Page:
Tag Archives: mini budget 2022

Olney: PM’s apology brings nothing but cold comfort

Yesterday afternoon, Penny Mordaunt was given an impossible job – defending the indefensible. She was asked to deputise for the Prime Minister in the Commons for Labour’s urgent question on the sacking of the Chancellor.

Mordaunt did much better than Truss ever could have done. She had a reasonable balance of “**** you”, humility, and even a bit of sincerity in the face of quite an onslaught from opposition MPs. It is hard to imagine anyone having a go at the opposition when they were part of a government that had made a crap economic situation much worse.

Labour missed a trick …

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Olney: Jeremy Hunt expects people to pay for Conservative mistakes

Jeremy Hunt’s media round this morning was sobering stuff. Tax rises and public spending cuts seem to be the order of the day.  While he might talk about protecting the most vulnerable, Conservatives have never been good at understanding how to do that.

Our Treasury spokesperson Sarah Olney had this to say:

This may be a new Chancellor but it’s still the same old Conservative party whose failed economic experiment has cost this country billions.  Now Jeremy Hunt expects struggling families and pensioners to pay the price for those mistakes.

Thousands of families are facing increased mortgage costs and rising prices at the checkouts while our struggling public services will have their spending slashed.

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Ed Davey calls for General Election after Chancellor leaves office

We know now that Kwasi Kwarteng is out as Chancellor just hours after Downing Street told the BBC’s Chris Mason that he and Liz Truss were “in lockstep.” Whether he jumped or was pushed is for the journalists to work out.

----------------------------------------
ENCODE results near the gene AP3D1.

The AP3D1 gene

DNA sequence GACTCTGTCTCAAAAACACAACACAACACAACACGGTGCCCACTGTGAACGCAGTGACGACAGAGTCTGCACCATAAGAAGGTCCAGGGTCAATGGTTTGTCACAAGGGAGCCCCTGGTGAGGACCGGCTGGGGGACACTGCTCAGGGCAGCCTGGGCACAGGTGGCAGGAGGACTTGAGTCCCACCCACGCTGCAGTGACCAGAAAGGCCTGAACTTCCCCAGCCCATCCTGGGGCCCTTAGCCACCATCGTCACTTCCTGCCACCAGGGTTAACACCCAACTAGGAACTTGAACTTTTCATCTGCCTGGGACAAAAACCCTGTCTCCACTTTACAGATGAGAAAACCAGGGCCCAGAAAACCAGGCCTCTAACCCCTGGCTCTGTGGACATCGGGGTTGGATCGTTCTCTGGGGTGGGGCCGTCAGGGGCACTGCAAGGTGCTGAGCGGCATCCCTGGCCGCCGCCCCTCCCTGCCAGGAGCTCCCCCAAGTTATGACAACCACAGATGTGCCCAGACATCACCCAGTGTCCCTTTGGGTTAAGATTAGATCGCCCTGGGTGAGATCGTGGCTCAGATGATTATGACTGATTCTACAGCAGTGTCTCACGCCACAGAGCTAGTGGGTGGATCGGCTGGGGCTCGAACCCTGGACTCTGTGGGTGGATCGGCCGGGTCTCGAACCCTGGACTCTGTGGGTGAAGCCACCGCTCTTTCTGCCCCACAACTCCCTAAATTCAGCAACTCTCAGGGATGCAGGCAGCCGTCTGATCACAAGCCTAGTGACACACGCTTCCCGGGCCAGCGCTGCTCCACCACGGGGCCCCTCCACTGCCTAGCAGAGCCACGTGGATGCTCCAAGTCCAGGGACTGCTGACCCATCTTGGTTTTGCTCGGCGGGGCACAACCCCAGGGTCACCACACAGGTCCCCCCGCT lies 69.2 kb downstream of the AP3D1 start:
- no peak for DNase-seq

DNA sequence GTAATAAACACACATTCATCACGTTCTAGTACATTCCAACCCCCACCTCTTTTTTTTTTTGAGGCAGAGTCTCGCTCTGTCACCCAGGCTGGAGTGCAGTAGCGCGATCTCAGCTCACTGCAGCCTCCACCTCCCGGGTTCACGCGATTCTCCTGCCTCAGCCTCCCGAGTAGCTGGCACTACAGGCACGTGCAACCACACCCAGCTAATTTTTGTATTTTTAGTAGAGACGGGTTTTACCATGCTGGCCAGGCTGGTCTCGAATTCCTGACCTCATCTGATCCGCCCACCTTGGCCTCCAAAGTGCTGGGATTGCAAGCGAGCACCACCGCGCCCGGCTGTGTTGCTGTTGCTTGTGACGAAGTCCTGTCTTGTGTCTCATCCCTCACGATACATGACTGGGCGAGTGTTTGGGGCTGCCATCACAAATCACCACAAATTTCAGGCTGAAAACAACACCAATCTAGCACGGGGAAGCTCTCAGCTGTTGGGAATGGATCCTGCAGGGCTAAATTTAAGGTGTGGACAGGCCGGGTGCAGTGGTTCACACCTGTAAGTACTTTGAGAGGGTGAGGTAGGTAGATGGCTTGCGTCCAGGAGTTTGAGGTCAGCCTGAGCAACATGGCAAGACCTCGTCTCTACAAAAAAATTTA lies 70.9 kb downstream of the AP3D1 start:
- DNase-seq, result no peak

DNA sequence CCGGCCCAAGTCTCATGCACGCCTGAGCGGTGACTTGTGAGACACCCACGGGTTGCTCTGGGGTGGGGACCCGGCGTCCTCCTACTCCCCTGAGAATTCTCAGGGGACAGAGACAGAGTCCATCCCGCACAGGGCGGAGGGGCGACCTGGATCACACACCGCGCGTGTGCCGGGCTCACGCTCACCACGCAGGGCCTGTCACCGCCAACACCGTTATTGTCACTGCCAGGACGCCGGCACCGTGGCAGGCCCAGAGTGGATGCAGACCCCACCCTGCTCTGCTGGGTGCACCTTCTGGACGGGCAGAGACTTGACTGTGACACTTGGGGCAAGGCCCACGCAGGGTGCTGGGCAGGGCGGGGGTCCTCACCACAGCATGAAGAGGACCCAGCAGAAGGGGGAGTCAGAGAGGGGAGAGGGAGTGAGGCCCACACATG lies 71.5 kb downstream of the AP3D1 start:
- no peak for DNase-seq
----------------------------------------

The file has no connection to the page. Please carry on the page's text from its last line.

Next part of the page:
I would be very surprised if we see them leaving Government in lockstep together, which seems unfair given that he was basically implementing the policies she put forward during her leadership campaign. In fact, he blinked first when the markets first went wild, putting out a statement after what was described at the time as a heated row between him and Truss.

It’s going to be interesting to see who she appoints as Chancellor – and who would be willing to do the job. Could we see Penny Mordaunt in No 11, or some  have suggested Jeremy Hunt.

We just have to wait to see what Liz Truss says at the press conference later this afternoon. She’s not a great one for humility and if there was ever an occasion that called for that in huge amounts, this is it.

While a u-turn, or partial u-turn (a j-turn?) on the Budget of Chaos will likely calm down the markets, the damage has been done to people’s mortgages and they will be feeling that for years to come.

Ed Davey has called for a General Election to get this lot out of office:

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Why our Country and our Party need an Emergency Lib Dem Special Conference – Now

In less than 26 minutes on Friday 23 September Liz Truss and Kwasi Kwarteng took an axe to what remains of the British Economy and the hopes and prospects of so many ordinary people, and totally destroyed the last vestiges that the Conservatives are the party of Economic competence. By the end of the day the pound had crashed over 4% in value (and is still falling) and the FTSE a further 2%, undermining the savings, pensions, and prospects of workers, the retired and the unemployed, be they Teachers, Doctors, Farmers, workers in industry or workers in entertainment. It affects them all.

However only a few days before, Federal Board and Federal Conference Committee decided to completely cancel Party Conference and put everything on hold until Spring Conference is held In York next March. While the decision that it would be seen to be inappropriate to hold conference during the period leading up to the Queen’s funeral was totally justified, it was totally misguided to think that the Lib Dems, as a party, should have no opportunity to say anything about the new prime minister and her deeply damaging new ideas for six months.

Every Lib Dem who met Liz Truss when she was, temporarily, a member of our party, seems to have quickly formed the view that she was a young lady with an eye for self-publicity and an extremely radical view on things – but it wasn’t a Liberal Democratic view, as she quickly found out as they began to question the reasoning behind her vision.